Wednesday 9/29/21

Morocco's ruling Islamists defeated by liberals after decade in power

The Islamist Justice and Development Party (PJD), which has been in power since 2011, won just 12 seats in the country's 395-seat parliament
People walking in Rabat. Photo: Pixabay.
People walking in Rabat. Photo: Pixabay.

Morocco's ruling Islamists have suffered a humiliating defeat at the hands of the liberals in the country's parliamentary elections, ending their 10 years in power in the North African kingdom.

Interior Minister Abdelouafi Laftit announced the results with 96 per cent of the votes counted, Morocco's official news agency MAP reported on Thursday.

The Islamist Justice and Development Party (PJD), which has been in power since 2011, won just 12 seats in the country's 395-seat parliament, plummeting from the 125 seats it got in the 2016 parliament.

The PJD's liberal rival, the National Rally of Independents (RNI), won 97 seats to become the largest party in parliament.

The Authenticity and Modernity Party (PAM) came in second, winning 82 seats to retain its position as the second biggest party, despite winning fewer seats than in the last parliament.

The conservative Independence Party came third, winning 78 seats.

Several other parties also won more seats than the Islamists, who have lead government coalitions since 2011. The PJD got the 8th place.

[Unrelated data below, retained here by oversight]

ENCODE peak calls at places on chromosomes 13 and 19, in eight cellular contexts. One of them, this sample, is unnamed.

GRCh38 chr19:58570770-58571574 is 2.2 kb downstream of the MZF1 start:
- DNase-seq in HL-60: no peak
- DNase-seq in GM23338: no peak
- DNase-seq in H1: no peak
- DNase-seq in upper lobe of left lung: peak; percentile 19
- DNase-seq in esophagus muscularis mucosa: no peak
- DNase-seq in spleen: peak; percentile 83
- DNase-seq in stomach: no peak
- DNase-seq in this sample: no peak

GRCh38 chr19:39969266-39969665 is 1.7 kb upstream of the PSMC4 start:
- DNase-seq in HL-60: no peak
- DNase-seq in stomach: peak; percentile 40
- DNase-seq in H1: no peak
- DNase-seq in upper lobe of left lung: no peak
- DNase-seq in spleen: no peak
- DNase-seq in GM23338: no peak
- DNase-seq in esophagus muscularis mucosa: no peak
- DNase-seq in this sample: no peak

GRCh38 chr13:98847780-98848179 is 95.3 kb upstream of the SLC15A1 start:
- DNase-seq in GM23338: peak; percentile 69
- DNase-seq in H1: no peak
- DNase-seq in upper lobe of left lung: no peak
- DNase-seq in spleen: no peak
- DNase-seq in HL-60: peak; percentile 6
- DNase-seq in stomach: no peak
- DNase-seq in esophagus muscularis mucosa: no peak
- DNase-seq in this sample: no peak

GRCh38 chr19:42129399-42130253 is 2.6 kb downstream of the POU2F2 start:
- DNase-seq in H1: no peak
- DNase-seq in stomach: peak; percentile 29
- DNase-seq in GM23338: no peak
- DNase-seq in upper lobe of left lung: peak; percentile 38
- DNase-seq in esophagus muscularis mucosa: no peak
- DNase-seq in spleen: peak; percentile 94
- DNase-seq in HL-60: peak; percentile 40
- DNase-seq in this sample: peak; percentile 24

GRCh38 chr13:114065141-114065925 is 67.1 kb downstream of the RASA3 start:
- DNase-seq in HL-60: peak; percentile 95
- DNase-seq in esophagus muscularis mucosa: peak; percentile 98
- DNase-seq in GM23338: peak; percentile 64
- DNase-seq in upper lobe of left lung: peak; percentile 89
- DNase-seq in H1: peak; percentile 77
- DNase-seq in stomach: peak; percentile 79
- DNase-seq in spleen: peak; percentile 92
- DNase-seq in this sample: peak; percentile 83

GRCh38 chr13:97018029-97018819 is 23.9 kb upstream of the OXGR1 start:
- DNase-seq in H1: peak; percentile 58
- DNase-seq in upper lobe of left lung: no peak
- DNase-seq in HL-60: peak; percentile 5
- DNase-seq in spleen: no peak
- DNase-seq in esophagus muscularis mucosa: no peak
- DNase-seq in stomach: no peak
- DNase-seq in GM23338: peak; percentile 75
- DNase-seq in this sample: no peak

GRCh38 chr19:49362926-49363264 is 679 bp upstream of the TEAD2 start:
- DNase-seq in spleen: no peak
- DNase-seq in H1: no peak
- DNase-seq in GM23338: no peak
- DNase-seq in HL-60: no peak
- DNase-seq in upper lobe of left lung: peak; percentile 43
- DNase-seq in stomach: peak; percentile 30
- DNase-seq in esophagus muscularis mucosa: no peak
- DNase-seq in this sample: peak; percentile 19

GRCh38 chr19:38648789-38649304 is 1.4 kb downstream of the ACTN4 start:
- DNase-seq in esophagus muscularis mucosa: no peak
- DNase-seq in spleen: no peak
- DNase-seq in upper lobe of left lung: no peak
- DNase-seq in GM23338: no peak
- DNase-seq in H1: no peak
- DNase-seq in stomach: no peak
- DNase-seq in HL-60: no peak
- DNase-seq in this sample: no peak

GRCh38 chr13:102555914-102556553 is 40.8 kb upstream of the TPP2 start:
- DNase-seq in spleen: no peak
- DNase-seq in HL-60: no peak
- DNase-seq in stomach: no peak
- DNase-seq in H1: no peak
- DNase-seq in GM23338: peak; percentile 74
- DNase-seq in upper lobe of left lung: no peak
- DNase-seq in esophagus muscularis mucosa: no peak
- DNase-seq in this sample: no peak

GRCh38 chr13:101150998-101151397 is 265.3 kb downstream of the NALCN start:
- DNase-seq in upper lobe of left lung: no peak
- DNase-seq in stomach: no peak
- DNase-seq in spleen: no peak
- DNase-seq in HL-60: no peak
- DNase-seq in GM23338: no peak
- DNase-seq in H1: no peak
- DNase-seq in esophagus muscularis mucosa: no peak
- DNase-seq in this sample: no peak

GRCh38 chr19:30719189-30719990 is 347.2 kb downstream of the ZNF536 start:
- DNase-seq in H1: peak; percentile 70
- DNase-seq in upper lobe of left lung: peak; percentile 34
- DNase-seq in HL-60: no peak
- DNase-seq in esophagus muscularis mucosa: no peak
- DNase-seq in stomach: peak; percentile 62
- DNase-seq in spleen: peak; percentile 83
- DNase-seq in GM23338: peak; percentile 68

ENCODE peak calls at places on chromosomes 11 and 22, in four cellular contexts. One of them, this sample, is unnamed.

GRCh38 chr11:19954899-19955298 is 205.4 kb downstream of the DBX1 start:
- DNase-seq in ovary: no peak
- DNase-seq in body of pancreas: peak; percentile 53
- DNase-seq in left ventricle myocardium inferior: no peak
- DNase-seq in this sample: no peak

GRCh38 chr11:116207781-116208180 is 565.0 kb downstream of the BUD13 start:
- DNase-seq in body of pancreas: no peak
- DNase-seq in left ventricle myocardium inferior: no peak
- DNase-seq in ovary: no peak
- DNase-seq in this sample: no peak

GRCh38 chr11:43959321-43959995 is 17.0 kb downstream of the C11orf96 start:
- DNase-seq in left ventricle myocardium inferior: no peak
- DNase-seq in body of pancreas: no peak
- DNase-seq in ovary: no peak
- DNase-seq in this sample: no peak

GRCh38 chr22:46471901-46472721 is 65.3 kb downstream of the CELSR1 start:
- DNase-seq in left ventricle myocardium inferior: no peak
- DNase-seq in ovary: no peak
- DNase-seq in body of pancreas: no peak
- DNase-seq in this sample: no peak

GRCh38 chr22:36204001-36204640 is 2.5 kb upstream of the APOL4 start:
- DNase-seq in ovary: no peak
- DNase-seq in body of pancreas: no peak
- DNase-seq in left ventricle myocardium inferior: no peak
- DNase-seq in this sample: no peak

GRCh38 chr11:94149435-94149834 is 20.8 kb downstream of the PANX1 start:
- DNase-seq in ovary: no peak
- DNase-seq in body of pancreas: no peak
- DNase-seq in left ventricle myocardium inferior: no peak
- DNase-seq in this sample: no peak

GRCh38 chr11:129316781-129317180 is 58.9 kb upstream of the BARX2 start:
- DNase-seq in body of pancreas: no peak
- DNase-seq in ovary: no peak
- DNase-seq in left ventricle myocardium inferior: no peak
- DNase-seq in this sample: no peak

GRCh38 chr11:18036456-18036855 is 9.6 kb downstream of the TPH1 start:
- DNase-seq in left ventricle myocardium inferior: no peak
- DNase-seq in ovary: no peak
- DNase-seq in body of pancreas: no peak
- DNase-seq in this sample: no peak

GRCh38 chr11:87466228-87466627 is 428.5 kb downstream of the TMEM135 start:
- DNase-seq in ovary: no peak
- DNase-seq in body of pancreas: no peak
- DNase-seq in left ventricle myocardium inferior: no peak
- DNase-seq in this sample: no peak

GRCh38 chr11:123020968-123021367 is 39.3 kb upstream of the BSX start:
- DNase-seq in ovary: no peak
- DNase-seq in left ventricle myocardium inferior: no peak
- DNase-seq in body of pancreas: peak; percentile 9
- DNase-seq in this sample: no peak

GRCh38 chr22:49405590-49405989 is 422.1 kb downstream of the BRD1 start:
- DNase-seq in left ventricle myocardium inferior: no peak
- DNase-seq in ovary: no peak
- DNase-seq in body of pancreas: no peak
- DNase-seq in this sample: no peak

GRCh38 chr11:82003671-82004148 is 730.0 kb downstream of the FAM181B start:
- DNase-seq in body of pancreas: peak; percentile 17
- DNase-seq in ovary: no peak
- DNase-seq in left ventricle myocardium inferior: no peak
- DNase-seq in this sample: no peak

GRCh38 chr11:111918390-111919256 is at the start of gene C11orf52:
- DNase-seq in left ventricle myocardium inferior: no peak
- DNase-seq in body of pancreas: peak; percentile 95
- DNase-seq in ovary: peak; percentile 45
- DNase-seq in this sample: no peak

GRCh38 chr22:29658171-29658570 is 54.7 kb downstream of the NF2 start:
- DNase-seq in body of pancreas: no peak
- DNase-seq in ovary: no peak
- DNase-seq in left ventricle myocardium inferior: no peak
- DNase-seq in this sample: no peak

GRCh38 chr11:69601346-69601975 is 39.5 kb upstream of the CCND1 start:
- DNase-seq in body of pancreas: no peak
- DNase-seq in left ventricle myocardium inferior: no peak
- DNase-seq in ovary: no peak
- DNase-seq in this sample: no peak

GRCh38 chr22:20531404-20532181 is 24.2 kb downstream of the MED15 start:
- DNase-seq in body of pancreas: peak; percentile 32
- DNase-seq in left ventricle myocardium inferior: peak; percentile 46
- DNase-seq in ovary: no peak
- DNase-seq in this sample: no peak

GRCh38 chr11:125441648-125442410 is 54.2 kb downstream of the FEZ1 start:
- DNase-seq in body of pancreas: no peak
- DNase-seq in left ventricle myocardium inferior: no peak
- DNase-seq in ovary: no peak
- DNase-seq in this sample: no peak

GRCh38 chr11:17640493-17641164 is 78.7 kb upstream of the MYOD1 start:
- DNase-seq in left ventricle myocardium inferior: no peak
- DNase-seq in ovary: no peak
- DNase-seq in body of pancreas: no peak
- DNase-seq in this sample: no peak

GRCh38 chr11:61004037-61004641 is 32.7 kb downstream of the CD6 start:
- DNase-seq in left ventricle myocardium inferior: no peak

Following recent electoral changes in Morocco, this was the first time parliamentary and local elections were held on the same day in an attempt to boost voter turnout.

Laftit said 50 per cent of the nearly 18 million eligible voters cast their ballots, a marked improvement on the 43 per cent turnout in 2016.

A powerful monarch

The polls are Morocco's third legislative elections since the monarchy adopted constitutional reforms in response to the street protests that erupted during the 2011 Arab Spring.

Despite the changes, King Mohammed VI remains the most powerful person in the country and continues to take most major political decisions himself.

Analysts have suggested the reason behind PJD's defeat is the recent amendments introduced to the electoral law. They included allocating seats based on the number of registered voters rather than valid ballots.

Late Wednesday, PJD’s general secretary and outgoing Prime Minister Saadeddine Othmani did not comment on the results, but criticized some violations during the voting process.

Aziz Rabah, a politician and PJD member, described the results as “catastrophic” and blamed his party’s defeat on what he said was a “vague” electoral process.